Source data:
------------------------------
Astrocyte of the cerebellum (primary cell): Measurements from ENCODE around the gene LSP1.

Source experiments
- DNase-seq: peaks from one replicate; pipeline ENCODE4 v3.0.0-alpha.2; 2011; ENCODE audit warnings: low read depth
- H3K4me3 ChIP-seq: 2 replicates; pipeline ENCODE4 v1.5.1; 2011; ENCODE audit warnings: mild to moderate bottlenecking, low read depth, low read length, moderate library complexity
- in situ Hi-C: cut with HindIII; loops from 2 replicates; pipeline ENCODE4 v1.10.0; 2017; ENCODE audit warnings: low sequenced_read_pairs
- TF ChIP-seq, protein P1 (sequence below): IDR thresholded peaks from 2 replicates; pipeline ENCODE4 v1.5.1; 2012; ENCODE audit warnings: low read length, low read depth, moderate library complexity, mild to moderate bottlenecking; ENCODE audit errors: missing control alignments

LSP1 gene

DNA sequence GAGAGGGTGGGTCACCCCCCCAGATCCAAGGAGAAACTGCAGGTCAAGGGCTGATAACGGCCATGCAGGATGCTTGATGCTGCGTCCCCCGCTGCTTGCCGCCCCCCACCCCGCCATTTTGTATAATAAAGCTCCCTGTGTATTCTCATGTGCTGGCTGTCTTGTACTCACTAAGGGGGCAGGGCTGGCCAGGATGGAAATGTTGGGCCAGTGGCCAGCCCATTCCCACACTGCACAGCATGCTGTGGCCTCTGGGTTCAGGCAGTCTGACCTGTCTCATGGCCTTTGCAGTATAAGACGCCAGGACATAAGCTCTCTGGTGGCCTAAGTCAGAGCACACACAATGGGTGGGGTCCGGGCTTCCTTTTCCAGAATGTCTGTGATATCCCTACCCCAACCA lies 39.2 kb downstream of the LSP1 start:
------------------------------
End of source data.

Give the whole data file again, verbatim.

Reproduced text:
Astrocyte of the cerebellum (primary cell): Measurements from ENCODE around the gene LSP1.

Source experiments
- DNase-seq: peaks from one replicate; pipeline ENCODE4 v3.0.0-alpha.2; 2011; ENCODE audit warnings: low read depth
- H3K4me3 ChIP-seq: 2 replicates; pipeline ENCODE4 v1.5.1; 2011; ENCODE audit warnings: mild to moderate bottlenecking, low read depth, low read length, moderate library complexity
- in situ Hi-C: cut with HindIII; loops from 2 replicates; pipeline ENCODE4 v1.10.0; 2017; ENCODE audit warnings: low sequenced_read_pairs
- TF ChIP-seq, protein P1 (sequence below): IDR thresholded peaks from 2 replicates; pipeline ENCODE4 v1.5.1; 2012; ENCODE audit warnings: low read length, low read depth, moderate library complexity, mild to moderate bottlenecking; ENCODE audit errors: missing control alignments

LSP1 gene

DNA sequence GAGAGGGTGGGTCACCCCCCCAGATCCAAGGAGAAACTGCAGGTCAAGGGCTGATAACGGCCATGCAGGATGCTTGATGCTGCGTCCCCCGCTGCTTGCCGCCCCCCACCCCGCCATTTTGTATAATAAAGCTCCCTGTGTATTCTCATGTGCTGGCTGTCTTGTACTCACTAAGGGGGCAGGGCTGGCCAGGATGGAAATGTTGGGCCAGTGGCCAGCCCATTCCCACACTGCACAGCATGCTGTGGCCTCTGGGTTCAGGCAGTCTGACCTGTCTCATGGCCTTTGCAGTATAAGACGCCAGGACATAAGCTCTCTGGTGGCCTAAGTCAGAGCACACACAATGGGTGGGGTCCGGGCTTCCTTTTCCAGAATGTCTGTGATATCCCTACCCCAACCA lies 39.2 kb downstream of the LSP1 start: